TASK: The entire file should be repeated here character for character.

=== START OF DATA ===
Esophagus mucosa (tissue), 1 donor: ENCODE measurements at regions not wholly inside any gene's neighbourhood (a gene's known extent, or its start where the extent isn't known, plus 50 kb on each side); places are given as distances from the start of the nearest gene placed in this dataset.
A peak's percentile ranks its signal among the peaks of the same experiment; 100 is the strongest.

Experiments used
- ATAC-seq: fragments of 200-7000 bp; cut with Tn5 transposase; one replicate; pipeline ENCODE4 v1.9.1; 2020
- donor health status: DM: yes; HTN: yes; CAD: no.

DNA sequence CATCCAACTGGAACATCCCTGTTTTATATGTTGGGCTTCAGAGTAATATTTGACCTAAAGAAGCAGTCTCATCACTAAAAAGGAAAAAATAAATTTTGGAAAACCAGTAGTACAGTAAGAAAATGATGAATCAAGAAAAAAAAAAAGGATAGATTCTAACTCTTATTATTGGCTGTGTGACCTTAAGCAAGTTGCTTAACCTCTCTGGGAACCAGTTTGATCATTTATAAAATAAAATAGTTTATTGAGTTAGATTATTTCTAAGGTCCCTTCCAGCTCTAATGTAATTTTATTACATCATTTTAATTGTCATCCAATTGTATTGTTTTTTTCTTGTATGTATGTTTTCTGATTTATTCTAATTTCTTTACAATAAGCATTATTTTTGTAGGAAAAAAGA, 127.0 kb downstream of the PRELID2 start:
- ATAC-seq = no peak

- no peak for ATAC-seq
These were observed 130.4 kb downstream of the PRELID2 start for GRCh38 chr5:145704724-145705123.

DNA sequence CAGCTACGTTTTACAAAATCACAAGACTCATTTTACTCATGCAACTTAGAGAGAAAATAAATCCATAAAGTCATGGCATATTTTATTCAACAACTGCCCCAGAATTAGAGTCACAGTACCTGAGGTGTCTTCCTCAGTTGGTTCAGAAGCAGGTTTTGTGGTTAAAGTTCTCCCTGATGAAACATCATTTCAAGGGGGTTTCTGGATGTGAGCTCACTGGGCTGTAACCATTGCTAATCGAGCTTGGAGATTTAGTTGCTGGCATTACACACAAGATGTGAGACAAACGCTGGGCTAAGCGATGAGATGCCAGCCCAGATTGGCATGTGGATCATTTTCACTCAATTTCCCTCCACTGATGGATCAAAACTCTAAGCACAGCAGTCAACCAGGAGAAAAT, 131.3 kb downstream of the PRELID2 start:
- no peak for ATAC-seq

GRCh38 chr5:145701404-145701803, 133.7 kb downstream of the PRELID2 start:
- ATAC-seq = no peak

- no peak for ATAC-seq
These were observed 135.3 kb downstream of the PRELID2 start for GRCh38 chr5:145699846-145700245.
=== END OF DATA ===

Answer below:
Esophagus mucosa (tissue), 1 donor: ENCODE measurements at regions not wholly inside any gene's neighbourhood (a gene's known extent, or its start where the extent isn't known, plus 50 kb on each side); places are given as distances from the start of the nearest gene placed in this dataset.
A peak's percentile ranks its signal among the peaks of the same experiment; 100 is the strongest.

Experiments used
- ATAC-seq: fragments of 200-7000 bp; cut with Tn5 transposase; one replicate; pipeline ENCODE4 v1.9.1; 2020
- donor health status: DM: yes; HTN: yes; CAD: no.

DNA sequence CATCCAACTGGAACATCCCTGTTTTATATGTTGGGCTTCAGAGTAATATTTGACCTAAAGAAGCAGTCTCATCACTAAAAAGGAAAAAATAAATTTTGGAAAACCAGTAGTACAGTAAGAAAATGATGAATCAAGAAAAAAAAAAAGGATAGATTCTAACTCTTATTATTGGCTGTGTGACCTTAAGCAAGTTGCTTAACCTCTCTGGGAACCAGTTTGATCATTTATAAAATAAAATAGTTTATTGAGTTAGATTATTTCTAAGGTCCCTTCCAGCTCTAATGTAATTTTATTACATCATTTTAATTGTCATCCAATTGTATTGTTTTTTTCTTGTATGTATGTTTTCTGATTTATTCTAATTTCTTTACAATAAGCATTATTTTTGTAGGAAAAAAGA, 127.0 kb downstream of the PRELID2 start:
- ATAC-seq = no peak

- no peak for ATAC-seq
These were observed 130.4 kb downstream of the PRELID2 start for GRCh38 chr5:145704724-145705123.

DNA sequence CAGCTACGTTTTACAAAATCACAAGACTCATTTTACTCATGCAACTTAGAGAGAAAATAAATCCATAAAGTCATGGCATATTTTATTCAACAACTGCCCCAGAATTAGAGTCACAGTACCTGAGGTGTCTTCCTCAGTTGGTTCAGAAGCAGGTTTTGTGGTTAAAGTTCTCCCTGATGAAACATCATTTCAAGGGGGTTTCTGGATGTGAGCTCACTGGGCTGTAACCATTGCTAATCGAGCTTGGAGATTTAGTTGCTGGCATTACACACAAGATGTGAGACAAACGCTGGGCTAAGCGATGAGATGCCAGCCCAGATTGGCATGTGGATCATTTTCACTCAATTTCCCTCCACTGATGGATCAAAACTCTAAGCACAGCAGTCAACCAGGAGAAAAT, 131.3 kb downstream of the PRELID2 start:
- no peak for ATAC-seq

GRCh38 chr5:145701404-145701803, 133.7 kb downstream of the PRELID2 start:
- ATAC-seq = no peak

- no peak for ATAC-seq
These were observed 135.3 kb downstream of the PRELID2 start for GRCh38 chr5:145699846-145700245.